After settling on Belize I began researching real estate opportunities there and came across Sanctuary Belize, a development of Eco-Futures Belize Limited, a partnership headed by Americans, Belizeans and Australians, that has already won several awards and been recognized by the Belizean government for its care for the environment and wise development strategies. In fact, the Belizean government recently gave the development an US$80 million tax and duty concession!

When a friend of mine who is an investment adviser here in Washington purchased in Sanctuary Belize, raved about it, and then invited me to meet with the developers in August 2011, Rosie and I were sold.

A Low Risk Development Strategy

Sanctuary and Kanantik stand out for many reasons. They operate on a no-debt model meaning that there is not risk that the developers are going to skip out and leave investors holding a worthless piece of land and, as I mentioned above, some of the developers are locals, including the Chairman and Managing Director of Sanctuary Belize, a jovial and welcoming man who has many years of experience in business and real estate development, Johnny Usher. If something were to happen he and the other locals would  have no place to go so they’re more committed than anyone to its success. And Sanctuary Belize, the largest development in Belize at 14,000 acres, continues to remain on track with its development goals. Last fall it flooded the 250 slip marina and many owners have begun building on their lots. At least one couple has already moved there full-time.

First-Class Development Plan

Sanctuary and Kanantik are also doing things first class. Although Belize is a safe nation, none of us would ever think of leaving our homes unattended for a long period of time so one of the most important things about the development is that it will have full-time security. And for those people looking to use their property as a vacation rental when they’re not in residence, the developers have recently acquired the Caldwell Bank Real Estate franchise for the nation of Belize and will be able to provide rental as well as resale services to owners.

Amenities

Sanctuary and Kanantik will have some of the greatest amenities in the whole country. The 250 slip marina I mentioned above will be the only deep water marina in the nation, meaning that sailors from around the Caribbean will come to moor, making it a vibrant place to visit.

The Sanctuary development is situated on 14,000 acres of savanna, jungle, river and beach. Only 4000 acres has been set aside for development though meaning that the area will remain lush and beautiful, an important feature that draws many people to this beautiful nation.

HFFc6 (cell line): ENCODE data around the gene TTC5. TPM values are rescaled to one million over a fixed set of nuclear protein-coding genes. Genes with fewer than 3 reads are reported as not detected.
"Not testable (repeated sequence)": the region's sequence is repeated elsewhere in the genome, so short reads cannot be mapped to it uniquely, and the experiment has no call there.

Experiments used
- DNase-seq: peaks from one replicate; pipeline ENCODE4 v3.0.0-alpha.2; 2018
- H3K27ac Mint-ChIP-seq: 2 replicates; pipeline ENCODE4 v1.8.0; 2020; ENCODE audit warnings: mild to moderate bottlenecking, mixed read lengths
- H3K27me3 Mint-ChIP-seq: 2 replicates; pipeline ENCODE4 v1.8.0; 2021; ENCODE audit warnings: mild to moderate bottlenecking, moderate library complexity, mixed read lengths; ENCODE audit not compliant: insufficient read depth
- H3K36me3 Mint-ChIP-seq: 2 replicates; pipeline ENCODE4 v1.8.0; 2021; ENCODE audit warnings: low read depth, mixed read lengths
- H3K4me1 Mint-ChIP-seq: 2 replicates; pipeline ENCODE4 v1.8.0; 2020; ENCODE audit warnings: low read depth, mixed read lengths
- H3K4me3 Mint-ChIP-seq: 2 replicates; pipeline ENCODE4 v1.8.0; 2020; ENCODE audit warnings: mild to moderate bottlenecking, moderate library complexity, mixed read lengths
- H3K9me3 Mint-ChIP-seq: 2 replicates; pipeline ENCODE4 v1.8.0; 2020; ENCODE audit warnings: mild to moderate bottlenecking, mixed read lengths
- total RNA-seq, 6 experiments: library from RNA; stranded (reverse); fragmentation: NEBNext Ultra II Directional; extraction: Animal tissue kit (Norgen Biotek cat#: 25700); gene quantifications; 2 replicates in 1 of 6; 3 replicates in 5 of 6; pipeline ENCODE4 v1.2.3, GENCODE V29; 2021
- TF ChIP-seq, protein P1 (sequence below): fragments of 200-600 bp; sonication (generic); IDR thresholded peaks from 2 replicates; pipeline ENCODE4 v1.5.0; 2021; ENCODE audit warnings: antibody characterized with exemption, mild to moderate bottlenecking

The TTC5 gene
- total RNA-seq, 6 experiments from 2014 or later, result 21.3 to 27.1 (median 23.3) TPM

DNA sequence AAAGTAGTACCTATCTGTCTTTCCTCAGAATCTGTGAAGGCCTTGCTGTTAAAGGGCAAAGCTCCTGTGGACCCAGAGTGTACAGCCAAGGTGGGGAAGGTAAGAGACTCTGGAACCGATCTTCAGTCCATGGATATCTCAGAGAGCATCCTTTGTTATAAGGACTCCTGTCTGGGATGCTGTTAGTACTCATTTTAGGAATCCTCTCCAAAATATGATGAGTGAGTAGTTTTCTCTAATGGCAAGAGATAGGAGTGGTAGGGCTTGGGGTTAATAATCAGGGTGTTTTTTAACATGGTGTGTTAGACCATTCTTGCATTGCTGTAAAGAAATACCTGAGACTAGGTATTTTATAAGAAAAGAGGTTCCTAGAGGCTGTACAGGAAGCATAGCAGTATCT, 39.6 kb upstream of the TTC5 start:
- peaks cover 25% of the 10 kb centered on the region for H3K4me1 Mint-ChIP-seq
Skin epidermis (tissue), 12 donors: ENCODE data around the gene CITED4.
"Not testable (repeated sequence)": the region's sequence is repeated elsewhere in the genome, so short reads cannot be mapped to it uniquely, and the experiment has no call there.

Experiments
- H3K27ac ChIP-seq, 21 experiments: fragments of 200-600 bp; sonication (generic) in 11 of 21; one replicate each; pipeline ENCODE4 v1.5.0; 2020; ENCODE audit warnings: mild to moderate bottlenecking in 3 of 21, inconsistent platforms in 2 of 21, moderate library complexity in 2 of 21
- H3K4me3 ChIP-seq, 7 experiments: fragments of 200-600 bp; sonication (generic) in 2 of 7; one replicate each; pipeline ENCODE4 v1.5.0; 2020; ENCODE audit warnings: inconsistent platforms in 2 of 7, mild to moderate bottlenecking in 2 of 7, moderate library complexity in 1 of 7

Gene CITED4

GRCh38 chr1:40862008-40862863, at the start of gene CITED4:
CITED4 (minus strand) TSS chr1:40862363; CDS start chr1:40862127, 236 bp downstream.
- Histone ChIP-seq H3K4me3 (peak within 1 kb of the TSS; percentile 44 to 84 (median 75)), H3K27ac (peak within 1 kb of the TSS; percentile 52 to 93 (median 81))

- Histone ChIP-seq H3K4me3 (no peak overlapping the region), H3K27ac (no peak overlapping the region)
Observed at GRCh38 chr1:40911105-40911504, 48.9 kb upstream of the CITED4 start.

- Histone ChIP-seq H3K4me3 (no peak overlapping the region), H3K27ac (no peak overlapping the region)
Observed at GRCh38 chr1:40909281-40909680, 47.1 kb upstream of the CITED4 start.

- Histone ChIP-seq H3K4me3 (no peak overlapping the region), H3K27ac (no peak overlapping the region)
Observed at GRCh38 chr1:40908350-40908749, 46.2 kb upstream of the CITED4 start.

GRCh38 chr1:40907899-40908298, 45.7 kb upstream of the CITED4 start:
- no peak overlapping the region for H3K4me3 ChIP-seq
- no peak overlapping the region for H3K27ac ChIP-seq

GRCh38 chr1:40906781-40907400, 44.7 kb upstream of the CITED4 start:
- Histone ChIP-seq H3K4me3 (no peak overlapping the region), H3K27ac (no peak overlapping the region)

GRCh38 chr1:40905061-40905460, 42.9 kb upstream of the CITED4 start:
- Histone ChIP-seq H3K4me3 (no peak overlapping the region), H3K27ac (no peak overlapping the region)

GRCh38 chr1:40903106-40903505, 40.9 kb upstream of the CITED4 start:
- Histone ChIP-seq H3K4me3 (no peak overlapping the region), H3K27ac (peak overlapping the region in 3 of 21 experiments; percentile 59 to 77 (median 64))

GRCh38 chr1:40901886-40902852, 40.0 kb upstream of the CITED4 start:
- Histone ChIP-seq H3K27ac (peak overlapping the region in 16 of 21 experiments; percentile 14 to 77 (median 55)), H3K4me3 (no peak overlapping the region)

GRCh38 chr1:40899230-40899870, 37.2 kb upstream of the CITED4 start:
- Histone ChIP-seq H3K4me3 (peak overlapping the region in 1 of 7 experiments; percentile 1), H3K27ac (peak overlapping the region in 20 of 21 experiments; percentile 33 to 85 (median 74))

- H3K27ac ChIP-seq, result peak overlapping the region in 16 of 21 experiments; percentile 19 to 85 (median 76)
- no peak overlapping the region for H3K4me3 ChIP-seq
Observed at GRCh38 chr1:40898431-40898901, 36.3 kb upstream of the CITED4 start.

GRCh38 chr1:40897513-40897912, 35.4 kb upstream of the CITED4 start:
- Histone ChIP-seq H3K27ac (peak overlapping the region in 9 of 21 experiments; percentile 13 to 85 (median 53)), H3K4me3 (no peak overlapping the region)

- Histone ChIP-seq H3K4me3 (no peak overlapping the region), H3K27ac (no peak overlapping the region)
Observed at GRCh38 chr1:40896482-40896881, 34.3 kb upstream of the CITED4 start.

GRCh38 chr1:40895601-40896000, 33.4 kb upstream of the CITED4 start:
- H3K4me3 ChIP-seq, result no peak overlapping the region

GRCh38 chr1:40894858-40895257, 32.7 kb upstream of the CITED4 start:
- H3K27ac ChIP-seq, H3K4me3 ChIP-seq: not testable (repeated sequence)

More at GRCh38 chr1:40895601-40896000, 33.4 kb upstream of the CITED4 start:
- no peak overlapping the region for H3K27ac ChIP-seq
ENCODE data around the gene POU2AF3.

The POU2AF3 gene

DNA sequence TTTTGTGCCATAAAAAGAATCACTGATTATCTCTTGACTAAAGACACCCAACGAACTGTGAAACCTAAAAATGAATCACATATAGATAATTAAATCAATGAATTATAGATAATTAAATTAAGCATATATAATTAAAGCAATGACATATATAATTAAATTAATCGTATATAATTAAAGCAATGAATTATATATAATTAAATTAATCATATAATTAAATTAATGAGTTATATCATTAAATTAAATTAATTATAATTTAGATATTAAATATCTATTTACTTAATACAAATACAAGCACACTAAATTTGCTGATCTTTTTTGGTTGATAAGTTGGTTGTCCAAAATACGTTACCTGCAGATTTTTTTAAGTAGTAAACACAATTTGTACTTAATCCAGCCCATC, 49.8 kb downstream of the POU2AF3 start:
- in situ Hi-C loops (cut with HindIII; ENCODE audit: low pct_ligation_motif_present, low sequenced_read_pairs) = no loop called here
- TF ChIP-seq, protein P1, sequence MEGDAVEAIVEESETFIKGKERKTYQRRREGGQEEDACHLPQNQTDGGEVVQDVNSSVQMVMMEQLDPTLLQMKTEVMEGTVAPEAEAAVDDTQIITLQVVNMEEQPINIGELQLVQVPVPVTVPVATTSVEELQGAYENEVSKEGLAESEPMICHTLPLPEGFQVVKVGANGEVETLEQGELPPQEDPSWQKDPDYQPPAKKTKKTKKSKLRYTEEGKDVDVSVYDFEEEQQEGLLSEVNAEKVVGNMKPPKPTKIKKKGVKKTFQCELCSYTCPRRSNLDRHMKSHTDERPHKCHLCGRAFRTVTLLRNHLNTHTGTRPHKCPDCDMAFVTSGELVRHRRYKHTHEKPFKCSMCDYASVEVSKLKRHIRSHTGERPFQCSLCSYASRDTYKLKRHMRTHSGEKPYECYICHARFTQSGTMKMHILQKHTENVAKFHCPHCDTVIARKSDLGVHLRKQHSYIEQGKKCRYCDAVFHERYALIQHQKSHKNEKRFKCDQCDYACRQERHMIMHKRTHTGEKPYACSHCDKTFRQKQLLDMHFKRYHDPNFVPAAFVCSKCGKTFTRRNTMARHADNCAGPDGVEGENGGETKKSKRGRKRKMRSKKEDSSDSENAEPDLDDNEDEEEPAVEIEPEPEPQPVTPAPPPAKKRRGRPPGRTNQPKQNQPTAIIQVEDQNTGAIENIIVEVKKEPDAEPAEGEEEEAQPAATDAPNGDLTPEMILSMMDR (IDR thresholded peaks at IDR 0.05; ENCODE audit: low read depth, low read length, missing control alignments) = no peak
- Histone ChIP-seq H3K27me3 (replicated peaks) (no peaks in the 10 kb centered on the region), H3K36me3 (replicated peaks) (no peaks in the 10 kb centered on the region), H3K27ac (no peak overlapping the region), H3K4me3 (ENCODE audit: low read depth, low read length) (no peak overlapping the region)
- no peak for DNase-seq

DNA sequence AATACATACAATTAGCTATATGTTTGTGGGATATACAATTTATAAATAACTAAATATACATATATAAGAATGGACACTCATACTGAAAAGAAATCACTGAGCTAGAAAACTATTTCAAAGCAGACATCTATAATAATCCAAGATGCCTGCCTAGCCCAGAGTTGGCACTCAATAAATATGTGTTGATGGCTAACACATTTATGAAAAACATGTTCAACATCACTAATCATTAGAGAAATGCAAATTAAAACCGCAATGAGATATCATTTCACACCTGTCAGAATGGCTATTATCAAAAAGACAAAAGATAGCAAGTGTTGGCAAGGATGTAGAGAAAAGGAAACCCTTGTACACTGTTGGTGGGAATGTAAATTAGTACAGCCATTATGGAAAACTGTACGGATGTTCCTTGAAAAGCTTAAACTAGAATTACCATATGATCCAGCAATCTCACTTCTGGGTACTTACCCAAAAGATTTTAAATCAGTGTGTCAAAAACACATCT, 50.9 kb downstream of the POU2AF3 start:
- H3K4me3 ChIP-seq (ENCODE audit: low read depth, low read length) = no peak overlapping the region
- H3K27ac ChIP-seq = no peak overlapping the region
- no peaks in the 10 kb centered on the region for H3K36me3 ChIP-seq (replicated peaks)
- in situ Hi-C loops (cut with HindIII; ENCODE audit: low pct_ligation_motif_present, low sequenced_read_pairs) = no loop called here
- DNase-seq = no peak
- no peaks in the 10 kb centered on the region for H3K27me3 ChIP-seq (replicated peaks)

The Marina Village in Sanctuary will feature a hotel, condos, a restaurant as well as other shops. Including some of the best gelato this side of Milan, which we sampled on a day trip to Placencia where the current gelato shop, which is owned by a Milanese woman, is located. It will move or expand to Sanctuary Belize once development of the Marina Village is complete.)

Sanctuary Belize also owns a private caye about 20 miles off shore (water taxi service will be provided for those who don’t own a boat). Our day out there was postcard perfect.

Twenty miles off shore, Sanctuary Belize’s private island, Sanctuary Caye

A golf course and many other amenities are also either under construction or are planned for development during the next few years.

Kanantik

Sanctuary Belize is wonderful but because its development is well underway and it has been so popular, many of the less expensive lots have already been snatched up. While there is still great opportunity there, the developers realized the growing demand and recently began a second development, Kanantik. This is where Rosie and I chose to purchase two lots simply because we were able to get in on the ground floor (we’re investor number 16 in this development). The developers haven’t yet opened up Kanantik to more investors but they will soon and I have no doubt it will follow the same trend as Sanctuary Belize.

Kanantik borders Sanctuary Belize to the south. Originally it was planned as a much smaller, 400 acre development with few amenities but the developers were able to purchase another 5400 acres and add amenities rivaling, if not surpassing those in Sanctuary, including a golf course, restaurants, and private cay.

Belize is a beautiful nation full of friendly and vibrant people and a wealth of opportunity. Sanctuary Belize and Kanantik Belize are Belize’s premier developments. I’d love to share more about this opportunity and maybe even count you as a neighbor there in the future. If this interests you or you have any questions, please don’t hesitate to call or email me. If enough people are interested, the developers have agreed to make another visit up to the Seattle area to go over things in more detail and answer questions that I may not be able to.

Love Actually Is All Around

One of our Christmas traditions is watching the movie Love Actually. We watched it on Saturday, the day after the horrible massacre at Sandy Hook Elementary School in Newtown, CT. The opening lines of the film struck me more than usual with the news fresh in my mind.